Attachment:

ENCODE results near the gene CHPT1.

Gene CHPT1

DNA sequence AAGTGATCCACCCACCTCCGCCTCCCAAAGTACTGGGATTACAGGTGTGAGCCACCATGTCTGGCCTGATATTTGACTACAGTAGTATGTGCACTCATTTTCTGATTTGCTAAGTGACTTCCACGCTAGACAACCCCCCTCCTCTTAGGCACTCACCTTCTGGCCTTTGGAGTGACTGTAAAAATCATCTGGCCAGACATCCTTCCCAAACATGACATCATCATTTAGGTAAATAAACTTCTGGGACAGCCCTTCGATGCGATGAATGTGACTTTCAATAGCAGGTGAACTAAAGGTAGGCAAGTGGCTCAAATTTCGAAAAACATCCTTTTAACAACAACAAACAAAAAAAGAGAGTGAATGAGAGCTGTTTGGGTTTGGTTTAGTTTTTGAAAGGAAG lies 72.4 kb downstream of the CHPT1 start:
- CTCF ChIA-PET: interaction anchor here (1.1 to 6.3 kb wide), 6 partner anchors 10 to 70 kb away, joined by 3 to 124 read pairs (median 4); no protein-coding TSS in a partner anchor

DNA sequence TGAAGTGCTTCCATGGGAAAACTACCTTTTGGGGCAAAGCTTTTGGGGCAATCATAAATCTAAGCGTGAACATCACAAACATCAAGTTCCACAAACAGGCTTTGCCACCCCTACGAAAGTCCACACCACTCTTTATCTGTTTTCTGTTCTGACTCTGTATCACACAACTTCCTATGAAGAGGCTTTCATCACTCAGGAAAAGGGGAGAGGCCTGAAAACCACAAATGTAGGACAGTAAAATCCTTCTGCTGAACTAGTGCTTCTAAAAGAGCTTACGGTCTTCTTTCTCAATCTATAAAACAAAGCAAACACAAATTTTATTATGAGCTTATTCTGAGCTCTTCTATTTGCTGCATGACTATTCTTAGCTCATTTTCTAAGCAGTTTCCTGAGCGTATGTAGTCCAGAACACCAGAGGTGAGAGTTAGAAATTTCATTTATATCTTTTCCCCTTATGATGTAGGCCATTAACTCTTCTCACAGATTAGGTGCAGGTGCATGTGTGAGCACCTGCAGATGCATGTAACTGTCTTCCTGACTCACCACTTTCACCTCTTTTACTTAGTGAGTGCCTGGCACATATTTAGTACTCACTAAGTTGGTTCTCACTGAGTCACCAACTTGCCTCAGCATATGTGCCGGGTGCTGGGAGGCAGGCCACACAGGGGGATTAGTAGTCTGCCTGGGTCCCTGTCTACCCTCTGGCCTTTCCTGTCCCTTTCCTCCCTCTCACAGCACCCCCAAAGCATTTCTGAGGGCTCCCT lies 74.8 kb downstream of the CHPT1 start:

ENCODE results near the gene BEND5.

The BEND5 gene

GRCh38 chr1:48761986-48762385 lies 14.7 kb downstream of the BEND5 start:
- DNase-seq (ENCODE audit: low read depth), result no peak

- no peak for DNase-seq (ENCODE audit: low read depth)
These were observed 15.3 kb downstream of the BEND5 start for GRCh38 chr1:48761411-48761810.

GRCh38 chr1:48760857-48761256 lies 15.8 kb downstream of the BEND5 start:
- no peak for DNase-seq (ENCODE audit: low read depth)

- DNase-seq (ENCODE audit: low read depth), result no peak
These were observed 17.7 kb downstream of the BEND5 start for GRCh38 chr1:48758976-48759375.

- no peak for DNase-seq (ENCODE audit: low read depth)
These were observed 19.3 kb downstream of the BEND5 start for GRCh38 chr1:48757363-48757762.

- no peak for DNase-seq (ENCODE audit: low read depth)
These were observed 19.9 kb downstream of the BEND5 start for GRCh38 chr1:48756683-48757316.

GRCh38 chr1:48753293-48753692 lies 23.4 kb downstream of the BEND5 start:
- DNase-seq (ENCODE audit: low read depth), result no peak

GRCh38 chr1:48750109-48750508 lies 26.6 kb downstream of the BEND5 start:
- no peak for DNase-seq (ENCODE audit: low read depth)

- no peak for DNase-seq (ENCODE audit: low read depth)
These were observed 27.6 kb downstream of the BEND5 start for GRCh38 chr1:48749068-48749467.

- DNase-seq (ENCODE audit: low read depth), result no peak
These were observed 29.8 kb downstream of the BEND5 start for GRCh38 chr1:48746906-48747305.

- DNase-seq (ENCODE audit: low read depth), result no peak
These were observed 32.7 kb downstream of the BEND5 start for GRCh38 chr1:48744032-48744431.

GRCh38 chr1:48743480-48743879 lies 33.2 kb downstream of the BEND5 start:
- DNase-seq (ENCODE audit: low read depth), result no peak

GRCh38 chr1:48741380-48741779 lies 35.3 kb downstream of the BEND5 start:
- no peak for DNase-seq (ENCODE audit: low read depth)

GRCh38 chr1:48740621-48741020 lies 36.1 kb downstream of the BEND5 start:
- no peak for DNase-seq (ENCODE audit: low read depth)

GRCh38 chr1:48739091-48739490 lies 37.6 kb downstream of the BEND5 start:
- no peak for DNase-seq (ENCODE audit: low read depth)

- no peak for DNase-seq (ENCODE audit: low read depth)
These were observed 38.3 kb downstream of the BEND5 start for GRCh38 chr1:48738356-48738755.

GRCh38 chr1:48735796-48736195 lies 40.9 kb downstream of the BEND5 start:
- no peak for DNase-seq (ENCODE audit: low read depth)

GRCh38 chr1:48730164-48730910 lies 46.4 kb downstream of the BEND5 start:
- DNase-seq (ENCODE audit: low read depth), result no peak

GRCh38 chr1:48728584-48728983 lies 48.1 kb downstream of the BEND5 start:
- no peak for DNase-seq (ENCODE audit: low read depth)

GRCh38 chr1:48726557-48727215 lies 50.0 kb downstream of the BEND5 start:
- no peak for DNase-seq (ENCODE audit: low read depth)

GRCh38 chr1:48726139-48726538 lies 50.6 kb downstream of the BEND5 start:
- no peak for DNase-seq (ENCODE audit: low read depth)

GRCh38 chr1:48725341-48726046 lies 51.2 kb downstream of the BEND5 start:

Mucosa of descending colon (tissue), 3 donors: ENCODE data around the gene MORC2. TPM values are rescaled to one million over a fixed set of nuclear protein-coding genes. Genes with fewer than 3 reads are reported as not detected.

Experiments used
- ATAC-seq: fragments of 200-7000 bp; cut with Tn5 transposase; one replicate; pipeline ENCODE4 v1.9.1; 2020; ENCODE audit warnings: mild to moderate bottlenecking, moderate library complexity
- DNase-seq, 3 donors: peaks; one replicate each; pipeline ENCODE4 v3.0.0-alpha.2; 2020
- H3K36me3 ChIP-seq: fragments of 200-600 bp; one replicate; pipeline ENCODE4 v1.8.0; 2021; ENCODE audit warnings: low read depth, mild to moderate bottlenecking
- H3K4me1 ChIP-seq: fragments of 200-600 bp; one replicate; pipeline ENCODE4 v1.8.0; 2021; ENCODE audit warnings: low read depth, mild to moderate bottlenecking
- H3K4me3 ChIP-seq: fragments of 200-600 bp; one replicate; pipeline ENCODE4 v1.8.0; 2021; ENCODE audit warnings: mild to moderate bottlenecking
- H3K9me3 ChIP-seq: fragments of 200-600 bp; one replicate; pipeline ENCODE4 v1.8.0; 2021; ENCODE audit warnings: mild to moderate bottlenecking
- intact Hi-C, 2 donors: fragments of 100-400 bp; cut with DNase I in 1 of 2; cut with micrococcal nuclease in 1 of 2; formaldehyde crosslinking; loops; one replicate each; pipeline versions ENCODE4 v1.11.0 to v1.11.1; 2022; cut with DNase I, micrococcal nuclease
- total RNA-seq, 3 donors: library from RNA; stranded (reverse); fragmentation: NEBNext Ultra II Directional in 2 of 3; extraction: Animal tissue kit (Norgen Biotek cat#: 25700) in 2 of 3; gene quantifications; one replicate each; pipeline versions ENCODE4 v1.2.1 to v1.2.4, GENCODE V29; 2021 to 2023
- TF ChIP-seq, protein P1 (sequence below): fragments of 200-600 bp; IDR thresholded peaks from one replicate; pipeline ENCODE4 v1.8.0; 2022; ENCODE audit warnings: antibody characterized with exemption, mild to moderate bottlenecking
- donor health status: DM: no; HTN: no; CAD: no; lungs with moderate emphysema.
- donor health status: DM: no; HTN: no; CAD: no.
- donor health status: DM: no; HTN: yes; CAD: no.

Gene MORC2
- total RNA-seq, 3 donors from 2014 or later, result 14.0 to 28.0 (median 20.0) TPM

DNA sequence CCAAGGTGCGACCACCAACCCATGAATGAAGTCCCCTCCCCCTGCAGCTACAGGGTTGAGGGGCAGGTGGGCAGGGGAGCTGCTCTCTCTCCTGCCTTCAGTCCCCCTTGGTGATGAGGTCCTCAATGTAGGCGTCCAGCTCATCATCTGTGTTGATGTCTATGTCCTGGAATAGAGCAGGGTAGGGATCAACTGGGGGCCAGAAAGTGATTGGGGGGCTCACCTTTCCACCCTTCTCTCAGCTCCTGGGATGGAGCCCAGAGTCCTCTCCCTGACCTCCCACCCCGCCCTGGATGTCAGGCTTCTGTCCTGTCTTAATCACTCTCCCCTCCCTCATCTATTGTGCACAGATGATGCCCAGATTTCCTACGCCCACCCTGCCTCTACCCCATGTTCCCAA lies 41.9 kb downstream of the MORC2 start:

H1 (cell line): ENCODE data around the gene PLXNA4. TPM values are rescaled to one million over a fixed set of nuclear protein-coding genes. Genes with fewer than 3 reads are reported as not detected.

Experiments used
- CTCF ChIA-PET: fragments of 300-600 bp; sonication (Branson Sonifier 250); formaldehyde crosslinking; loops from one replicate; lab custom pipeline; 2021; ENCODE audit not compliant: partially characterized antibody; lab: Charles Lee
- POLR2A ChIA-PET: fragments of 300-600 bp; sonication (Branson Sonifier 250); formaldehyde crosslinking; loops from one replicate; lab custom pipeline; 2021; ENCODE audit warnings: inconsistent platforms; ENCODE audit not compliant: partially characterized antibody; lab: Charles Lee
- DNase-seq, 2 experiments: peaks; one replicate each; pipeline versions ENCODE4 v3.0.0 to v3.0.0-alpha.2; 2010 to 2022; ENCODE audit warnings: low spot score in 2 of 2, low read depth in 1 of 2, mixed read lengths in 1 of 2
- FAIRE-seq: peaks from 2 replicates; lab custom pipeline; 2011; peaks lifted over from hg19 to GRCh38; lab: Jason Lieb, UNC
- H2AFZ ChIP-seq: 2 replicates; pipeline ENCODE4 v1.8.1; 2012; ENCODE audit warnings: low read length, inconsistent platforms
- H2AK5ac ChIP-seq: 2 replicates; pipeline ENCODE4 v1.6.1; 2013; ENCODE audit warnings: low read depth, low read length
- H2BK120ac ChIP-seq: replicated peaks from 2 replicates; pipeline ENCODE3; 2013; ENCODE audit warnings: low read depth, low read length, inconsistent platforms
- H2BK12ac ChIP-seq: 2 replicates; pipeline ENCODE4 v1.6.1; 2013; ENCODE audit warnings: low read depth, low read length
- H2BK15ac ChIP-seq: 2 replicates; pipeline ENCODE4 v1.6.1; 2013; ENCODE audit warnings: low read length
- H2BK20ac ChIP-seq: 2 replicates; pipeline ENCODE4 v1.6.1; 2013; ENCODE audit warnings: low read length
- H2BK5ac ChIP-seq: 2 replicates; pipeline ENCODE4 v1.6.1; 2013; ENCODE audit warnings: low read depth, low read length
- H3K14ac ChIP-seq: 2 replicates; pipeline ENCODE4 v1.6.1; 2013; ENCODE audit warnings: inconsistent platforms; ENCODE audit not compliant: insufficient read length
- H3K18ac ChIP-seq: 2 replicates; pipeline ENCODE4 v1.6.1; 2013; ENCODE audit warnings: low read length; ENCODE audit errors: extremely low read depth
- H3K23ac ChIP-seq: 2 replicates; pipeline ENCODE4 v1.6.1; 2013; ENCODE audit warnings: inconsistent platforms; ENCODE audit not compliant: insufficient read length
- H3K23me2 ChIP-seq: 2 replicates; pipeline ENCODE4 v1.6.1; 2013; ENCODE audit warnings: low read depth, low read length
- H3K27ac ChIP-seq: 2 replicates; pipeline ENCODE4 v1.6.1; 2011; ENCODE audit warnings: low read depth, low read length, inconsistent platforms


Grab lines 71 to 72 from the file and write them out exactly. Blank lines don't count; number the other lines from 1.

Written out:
- POLR2A ChIA-PET: fragments of 300-600 bp; sonication (Branson Sonifier 250); formaldehyde crosslinking; loops from one replicate; lab custom pipeline; 2021; ENCODE audit warnings: inconsistent platforms; ENCODE audit not compliant: partially characterized antibody; lab: Charles Lee
- DNase-seq, 2 experiments: peaks; one replicate each; pipeline versions ENCODE4 v3.0.0 to v3.0.0-alpha.2; 2010 to 2022; ENCODE audit warnings: low spot score in 2 of 2, low read depth in 1 of 2, mixed read lengths in 1 of 2